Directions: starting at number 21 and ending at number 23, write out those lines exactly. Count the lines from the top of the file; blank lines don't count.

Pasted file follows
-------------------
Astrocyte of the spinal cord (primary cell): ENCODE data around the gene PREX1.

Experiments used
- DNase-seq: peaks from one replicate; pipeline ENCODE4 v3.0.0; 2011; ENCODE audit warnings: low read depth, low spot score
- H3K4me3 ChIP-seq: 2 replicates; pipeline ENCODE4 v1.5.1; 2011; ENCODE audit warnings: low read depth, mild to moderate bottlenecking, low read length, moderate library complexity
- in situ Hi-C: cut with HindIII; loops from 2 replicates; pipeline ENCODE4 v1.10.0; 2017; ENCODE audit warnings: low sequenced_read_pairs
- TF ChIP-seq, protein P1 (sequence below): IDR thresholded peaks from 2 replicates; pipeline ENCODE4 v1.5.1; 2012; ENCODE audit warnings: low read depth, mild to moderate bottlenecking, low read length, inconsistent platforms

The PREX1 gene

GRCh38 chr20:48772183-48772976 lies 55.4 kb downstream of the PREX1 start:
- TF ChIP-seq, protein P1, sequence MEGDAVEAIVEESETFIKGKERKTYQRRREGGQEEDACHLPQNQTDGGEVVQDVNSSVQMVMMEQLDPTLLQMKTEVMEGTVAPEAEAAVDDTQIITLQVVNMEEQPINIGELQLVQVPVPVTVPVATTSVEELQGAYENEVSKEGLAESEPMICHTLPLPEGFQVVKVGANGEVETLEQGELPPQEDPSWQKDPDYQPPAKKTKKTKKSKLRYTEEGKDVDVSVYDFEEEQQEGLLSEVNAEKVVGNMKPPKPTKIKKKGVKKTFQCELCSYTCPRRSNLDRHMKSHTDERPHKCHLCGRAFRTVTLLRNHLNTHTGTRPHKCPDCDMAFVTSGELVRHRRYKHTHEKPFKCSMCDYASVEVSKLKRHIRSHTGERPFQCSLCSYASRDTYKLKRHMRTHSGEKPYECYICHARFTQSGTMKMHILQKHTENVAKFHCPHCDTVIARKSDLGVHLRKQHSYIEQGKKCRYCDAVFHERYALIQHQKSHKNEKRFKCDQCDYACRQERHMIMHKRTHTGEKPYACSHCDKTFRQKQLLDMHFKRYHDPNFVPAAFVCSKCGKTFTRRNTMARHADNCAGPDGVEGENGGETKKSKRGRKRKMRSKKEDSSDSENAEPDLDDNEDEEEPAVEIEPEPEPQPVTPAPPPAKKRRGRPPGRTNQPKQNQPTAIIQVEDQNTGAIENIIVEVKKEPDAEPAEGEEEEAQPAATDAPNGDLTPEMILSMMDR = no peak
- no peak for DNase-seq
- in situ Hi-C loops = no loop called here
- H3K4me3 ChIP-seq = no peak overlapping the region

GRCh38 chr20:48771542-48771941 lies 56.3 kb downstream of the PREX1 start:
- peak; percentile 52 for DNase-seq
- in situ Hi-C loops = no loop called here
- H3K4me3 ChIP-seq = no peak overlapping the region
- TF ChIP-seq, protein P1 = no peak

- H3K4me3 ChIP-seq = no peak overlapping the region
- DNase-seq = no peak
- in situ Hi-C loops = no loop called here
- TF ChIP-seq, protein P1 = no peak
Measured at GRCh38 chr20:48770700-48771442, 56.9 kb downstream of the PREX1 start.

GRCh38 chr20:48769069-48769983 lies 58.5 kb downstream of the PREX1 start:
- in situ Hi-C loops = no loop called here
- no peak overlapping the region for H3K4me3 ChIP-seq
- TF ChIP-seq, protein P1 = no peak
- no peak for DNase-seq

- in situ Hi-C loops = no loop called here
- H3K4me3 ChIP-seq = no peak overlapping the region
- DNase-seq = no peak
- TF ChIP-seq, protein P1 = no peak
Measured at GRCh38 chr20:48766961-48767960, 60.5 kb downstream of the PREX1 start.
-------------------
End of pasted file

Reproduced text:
- TF ChIP-seq, protein P1 = no peak
Measured at GRCh38 chr20:48770700-48771442, 56.9 kb downstream of the PREX1 start.

GRCh38 chr20:48769069-48769983 lies 58.5 kb downstream of the PREX1 start: